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PORTLAND, Ore. (AP) — An Oregon man pleaded not guilty Friday to charges that he assaulted a federal officer by detonating an explosive as the officer approached his vehicle to make an arrest.

Jason Schaefer, 26, lost several fingers in the Oct. 11 explosion and his left hand was heavily wrapped at his arraignment in Portland.

An FBI agent wrote in an affidavit that Schaefer yelled to police who pulled him over that everyone was going to die, and then triggered the blast by holding a lighter to a cigarette packet that contained an unspecified explosive material.

The affidavit says a Washington County detective working as part of the federal Joint Terrorism Task Force suffered ringing in his ears, and was hit with glass from Schaefer’s SUV and the flesh from Schaefer’s mangled left hand. The detective returned to work after five days.

Authorities had been monitoring Schaefer since at least September, concerned that the felon on probation for possessing body armor had purchased explosives. The detective had tried to make the arrest at Schaefer’s suburban Portland apartment complex, but the suspect ran to his car and drove away — leading to the explosive traffic stop.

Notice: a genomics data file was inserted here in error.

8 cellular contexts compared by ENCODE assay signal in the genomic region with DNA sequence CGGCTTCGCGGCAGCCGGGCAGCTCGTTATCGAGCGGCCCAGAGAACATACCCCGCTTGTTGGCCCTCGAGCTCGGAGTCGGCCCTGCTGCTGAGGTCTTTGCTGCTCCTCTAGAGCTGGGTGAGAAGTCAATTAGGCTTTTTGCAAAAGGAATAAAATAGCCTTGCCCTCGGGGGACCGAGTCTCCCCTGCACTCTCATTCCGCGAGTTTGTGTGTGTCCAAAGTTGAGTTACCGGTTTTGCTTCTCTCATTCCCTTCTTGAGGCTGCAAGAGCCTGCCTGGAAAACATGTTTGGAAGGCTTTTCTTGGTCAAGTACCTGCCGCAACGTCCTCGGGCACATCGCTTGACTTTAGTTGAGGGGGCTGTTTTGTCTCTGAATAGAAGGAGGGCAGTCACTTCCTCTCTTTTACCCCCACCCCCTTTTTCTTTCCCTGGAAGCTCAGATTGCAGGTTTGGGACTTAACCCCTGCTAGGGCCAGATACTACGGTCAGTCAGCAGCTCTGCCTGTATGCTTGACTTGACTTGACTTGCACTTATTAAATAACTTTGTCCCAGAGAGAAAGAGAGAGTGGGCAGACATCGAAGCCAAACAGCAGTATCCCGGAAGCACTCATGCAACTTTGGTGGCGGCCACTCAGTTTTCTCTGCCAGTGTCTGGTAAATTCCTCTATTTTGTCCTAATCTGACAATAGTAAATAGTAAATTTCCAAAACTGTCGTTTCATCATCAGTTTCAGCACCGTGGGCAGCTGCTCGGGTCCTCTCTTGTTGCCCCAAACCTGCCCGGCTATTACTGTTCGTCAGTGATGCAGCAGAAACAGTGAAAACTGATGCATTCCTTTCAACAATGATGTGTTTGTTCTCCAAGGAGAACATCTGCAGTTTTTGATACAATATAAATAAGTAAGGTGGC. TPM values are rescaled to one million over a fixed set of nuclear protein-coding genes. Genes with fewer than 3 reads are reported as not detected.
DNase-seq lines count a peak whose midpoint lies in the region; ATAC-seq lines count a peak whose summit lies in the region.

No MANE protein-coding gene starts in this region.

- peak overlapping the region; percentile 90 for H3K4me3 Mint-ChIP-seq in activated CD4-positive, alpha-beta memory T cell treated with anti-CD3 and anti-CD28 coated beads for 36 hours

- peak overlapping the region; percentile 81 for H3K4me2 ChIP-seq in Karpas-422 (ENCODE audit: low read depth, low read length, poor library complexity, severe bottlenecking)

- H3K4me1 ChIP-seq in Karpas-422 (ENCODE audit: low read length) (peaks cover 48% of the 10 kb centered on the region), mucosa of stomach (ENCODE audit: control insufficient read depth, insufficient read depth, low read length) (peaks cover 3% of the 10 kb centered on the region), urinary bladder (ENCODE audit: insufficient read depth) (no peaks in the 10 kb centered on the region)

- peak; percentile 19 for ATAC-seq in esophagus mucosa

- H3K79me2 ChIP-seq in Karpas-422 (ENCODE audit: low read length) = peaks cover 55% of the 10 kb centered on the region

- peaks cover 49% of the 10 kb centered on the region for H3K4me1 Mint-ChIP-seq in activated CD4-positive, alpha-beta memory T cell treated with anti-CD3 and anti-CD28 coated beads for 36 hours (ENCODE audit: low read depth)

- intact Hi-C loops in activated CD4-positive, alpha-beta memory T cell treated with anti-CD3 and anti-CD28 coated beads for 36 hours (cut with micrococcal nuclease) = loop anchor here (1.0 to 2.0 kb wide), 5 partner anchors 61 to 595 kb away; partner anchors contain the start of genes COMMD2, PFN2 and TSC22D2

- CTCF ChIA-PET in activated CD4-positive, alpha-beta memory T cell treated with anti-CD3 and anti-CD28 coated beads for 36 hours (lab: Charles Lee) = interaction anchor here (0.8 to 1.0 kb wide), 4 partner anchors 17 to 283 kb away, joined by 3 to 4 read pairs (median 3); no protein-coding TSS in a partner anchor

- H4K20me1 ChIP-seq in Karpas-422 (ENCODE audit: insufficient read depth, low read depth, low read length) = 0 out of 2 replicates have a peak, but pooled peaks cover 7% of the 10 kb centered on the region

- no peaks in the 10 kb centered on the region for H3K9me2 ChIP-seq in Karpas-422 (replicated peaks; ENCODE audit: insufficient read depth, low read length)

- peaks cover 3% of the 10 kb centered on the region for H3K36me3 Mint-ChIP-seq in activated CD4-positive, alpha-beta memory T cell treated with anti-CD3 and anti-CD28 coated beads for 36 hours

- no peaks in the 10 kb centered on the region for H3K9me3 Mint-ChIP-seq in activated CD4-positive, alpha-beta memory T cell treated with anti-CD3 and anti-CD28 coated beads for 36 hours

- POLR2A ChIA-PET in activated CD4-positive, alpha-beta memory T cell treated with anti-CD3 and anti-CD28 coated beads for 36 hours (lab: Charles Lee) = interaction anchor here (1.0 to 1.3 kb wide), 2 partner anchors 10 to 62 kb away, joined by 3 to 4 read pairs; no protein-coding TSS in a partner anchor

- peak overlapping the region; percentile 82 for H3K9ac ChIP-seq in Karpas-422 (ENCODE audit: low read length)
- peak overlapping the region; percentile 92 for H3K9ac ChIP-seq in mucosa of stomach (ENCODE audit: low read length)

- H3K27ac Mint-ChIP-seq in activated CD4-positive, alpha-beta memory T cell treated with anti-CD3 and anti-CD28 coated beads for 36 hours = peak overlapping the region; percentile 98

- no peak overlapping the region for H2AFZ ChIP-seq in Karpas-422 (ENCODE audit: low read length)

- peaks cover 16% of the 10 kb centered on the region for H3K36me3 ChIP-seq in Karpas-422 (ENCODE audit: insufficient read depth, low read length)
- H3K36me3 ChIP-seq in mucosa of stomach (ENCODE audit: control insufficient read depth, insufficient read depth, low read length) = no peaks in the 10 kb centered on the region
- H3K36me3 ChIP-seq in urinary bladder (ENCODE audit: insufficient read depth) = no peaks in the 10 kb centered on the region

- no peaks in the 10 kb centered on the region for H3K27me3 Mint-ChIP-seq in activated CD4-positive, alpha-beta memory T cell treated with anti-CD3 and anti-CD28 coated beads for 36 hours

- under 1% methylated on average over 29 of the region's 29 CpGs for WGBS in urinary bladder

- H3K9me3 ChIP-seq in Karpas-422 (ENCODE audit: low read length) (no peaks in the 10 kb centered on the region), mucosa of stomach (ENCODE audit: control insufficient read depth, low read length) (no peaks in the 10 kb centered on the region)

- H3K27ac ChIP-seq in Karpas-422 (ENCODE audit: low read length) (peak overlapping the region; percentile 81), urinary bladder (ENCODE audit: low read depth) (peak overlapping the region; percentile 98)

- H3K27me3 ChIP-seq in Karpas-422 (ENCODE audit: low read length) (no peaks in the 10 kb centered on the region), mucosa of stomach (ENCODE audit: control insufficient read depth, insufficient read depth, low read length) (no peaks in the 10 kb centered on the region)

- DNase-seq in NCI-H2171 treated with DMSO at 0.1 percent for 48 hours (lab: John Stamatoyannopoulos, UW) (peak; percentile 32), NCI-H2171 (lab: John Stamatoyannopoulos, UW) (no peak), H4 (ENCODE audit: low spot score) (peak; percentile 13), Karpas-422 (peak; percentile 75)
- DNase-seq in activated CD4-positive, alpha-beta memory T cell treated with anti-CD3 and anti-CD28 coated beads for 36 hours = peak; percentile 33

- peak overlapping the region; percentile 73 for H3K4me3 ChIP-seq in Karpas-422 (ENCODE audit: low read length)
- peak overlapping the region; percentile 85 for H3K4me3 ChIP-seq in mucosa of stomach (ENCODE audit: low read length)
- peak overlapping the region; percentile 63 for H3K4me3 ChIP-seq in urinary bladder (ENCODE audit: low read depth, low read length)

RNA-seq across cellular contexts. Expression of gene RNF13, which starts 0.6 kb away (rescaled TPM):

Assistant U.S. Attorney Craig Gabriel said authorities found a package in Schaefer’s damaged car that contained TATP, an explosive that’s been used in several overseas terrorist attacks. Packages with the same explosive were also found at Schaefer’s storage locker.

Sgt. Steve Collins, a Portland police bomb technician, said the peroxide-based explosive is commonly known on the Internet and can be made from household ingredients.

“It can kill you,” he said. “It’s very dangerous stuff; it’s very dangerous to make, it’s very dangerous to handle.”

No terrorism charges have been filed. U.S. Attorney for Oregon Billy Williams and Renn Cannon, the special agent in charge of the Portland office of the FBI, declined to speculate on why Schaefer had explosives or what his intentions might have been.

“It is important to stress that at this time we believe there is no further threat to the public safety,” Williams said.

Schaefer was sentenced to probation in May after pleading guilty to being a felon in possession of body armor. In 2011, he was convicted in New York of second-degree assault.

In requesting Schaefer’s continued detainment, Gabriel said Schaefer made a threatening remark at the jail when complaining about inadequate pain medication for his hand. “I’m obliged to see your death,” Gabriel quoted Schaefer as writing to a doctor.

Schaefer’s attorney, Mark Ahlemeyer, said he has not received discovery material from the investigation and can’t comment on the allegations.

Judge Stacie Beckerman scheduled a four-day trial to begin Dec. 27. Schaefer remains in jail.


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